“In the neighboring areas outside the Navajo Nation, tax rates run anywhere from 7% on up, so the comparative rate is much lower than the adjacent jurisdictions,” said Marcelino Gomez, assistant attorney general in the tax and finance unit of the Navajo Nation’s Department of Justice.
Doug Goe, bond counsel at Orrick, Herrington & Sutcliffe, said it’s too early to say which specific projects the government would be issuing debt for or how much debt would be issued. But the executive and legislative branches are looking at what projects would be appropriate.
“It’s being worked on as we speak, but it will be a big range of projects,” Goe said.
Some of the debt could be issued as tribal economic development bonds under a trial-balloon borrowing program authorized by Congress in February. It allows the Nation to issue up to $30 million of tax-exempt debt for nonessential government purposes such as convention centers and golf courses. The program expires on Dec. 31.
Steve Erickson, owner of Utah-based financial adviser Steven Erickson & Associates, said the hope is to structure longer-term debt to match the life of the asset being financed. That’s not always easy given investor preference for shorter-term paper, but it’s those issues the Nation’s advisers will be working on in the coming months.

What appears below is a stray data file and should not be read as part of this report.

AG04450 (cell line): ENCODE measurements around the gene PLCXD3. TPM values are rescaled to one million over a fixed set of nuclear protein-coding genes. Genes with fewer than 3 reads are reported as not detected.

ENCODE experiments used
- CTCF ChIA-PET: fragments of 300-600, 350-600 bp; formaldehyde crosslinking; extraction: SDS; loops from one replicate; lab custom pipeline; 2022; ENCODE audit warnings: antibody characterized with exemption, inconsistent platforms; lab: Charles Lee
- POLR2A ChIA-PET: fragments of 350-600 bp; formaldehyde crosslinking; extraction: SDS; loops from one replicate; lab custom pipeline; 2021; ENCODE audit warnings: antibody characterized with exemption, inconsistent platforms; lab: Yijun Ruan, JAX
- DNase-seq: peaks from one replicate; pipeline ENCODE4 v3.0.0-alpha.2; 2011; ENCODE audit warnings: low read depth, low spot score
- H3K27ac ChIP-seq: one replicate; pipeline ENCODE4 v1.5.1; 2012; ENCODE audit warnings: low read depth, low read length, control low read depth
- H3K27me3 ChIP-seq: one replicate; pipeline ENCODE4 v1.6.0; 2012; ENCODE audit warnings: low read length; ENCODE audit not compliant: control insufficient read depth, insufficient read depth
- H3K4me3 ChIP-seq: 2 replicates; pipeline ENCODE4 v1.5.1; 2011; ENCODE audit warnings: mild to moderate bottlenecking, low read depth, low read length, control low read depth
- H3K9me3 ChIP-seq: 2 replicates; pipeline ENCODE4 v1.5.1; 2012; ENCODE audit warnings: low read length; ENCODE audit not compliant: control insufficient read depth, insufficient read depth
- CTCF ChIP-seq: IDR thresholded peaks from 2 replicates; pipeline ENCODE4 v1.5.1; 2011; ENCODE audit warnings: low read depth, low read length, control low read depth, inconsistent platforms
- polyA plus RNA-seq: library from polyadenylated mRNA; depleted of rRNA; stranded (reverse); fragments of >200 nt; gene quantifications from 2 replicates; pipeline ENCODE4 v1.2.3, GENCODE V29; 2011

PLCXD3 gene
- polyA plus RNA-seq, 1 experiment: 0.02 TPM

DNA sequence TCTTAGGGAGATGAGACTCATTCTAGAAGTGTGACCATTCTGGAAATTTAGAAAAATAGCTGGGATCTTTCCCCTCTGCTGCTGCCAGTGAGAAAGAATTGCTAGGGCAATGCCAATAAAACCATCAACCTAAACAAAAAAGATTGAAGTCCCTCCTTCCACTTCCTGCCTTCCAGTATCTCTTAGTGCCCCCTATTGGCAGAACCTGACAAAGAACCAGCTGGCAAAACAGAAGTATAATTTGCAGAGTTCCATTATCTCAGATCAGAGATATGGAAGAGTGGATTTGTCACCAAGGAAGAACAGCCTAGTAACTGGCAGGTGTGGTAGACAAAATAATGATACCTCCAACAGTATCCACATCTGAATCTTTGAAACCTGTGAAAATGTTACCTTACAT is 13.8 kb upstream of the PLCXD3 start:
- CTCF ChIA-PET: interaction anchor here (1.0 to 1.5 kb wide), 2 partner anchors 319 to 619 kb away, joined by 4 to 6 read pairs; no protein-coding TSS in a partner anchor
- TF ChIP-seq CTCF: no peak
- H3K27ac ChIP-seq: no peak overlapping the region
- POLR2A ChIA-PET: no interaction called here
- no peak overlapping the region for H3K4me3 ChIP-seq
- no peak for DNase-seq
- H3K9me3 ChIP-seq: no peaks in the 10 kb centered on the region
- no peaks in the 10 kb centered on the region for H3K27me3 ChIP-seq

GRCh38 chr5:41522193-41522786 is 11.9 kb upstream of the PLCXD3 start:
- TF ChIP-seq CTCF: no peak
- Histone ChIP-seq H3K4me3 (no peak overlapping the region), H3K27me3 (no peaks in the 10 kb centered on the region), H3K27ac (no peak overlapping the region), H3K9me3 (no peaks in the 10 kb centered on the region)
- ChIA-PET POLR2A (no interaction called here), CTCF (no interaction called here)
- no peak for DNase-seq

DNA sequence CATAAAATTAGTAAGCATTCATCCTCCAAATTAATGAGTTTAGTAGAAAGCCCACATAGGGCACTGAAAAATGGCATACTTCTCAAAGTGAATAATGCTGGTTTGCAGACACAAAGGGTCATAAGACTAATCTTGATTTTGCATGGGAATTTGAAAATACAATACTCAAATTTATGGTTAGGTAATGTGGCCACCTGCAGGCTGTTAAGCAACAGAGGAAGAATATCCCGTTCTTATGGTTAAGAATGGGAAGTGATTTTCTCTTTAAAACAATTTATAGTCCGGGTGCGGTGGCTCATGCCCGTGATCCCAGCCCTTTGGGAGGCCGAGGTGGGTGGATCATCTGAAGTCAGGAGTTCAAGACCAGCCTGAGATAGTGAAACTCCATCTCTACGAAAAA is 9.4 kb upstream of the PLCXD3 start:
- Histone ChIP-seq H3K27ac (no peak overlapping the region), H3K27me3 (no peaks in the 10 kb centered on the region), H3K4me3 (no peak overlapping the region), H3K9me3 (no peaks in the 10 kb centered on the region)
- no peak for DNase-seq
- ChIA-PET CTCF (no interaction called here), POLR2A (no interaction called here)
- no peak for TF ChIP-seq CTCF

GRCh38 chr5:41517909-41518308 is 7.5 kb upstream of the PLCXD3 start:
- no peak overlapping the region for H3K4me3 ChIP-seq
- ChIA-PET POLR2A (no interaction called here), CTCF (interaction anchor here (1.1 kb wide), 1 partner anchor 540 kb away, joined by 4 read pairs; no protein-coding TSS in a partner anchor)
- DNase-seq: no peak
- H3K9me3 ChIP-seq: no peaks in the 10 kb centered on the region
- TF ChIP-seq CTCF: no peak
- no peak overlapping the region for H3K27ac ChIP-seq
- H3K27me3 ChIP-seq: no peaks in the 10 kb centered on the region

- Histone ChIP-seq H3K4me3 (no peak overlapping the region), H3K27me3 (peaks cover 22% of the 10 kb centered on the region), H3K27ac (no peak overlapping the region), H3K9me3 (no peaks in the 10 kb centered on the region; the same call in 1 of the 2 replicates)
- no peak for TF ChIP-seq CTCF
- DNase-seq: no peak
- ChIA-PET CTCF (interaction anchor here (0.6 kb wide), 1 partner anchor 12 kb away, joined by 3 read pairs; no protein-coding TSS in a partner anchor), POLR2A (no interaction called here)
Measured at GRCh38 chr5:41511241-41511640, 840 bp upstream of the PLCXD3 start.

“As we go through the process and develop the list for the projects, it will help to provide guidance in the structure and term of the ultimate bond issue,” said John Frey, senior managing consultant at Public Financial Management.
Grant said Navajo officials are pleased with the A rating, but will strive to add more funds to the reserve and increase the rating to at least the double-A level.
Weaknesses cited by Standard & Poor’s include a reliance on the natural resources sector, and some uncertainty about revenue predictability.
The financial crisis also played a role in hurting its investment portfolio and reducing its pension funding to 68% in October 2008 from 86% in October 2007. The rating agency noted that the Nation has since made excess contributions to reduce the unfunded balance.
“Going through the rating process identified strengths and weaknesses,” said Gomez, the assistant attorney general. “It helped us learn a lot and we’re trying to improve the weaknesses and strengthen the strengths. Ultimately, it was a very beneficial process. Maybe we should do it every other year.”